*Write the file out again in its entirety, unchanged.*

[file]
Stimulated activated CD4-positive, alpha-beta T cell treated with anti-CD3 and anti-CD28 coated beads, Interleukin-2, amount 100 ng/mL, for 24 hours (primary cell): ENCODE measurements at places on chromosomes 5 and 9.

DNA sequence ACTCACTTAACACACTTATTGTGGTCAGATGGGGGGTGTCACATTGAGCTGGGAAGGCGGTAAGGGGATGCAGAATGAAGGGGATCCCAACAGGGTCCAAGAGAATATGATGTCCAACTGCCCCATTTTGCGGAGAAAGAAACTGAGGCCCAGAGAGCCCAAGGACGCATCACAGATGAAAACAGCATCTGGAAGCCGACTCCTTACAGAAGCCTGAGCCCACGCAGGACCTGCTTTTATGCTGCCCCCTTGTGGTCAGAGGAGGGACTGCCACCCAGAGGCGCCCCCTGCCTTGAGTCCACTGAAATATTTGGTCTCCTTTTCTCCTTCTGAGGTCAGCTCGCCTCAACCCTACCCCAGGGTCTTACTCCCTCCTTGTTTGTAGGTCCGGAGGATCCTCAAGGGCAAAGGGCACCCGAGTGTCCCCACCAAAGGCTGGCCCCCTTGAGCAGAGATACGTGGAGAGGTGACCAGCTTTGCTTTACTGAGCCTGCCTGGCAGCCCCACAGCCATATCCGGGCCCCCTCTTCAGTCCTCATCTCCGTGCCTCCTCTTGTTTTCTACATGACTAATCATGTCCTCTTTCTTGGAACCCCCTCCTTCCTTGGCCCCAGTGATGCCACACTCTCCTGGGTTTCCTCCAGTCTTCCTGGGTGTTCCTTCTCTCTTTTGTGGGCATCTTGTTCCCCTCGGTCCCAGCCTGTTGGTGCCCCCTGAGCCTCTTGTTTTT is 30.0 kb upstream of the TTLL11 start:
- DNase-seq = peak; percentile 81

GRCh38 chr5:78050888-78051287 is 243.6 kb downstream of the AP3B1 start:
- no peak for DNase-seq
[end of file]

Stimulated activated CD4-positive, alpha-beta T cell treated with anti-CD3 and anti-CD28 coated beads, Interleukin-2, amount 100 ng/mL, for 24 hours (primary cell): ENCODE measurements at places on chromosomes 5 and 9.

DNA sequence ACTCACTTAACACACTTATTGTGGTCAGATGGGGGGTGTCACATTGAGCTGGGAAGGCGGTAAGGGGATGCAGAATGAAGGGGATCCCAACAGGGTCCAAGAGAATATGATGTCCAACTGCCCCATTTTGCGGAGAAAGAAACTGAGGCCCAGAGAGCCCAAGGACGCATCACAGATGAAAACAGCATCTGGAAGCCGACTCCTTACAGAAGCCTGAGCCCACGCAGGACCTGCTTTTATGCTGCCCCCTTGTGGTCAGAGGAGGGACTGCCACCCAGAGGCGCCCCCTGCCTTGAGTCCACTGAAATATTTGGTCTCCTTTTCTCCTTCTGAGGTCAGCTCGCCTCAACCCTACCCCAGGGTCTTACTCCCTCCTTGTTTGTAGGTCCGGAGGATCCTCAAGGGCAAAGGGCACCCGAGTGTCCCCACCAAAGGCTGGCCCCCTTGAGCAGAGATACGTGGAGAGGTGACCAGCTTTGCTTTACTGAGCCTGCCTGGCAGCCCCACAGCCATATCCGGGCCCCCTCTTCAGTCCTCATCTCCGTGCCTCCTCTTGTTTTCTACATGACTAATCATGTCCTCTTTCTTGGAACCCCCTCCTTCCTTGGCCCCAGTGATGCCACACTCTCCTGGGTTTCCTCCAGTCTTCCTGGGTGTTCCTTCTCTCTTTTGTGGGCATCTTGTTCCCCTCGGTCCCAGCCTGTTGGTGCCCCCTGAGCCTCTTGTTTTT is 30.0 kb upstream of the TTLL11 start:
- DNase-seq = peak; percentile 81

GRCh38 chr5:78050888-78051287 is 243.6 kb downstream of the AP3B1 start:
- no peak for DNase-seq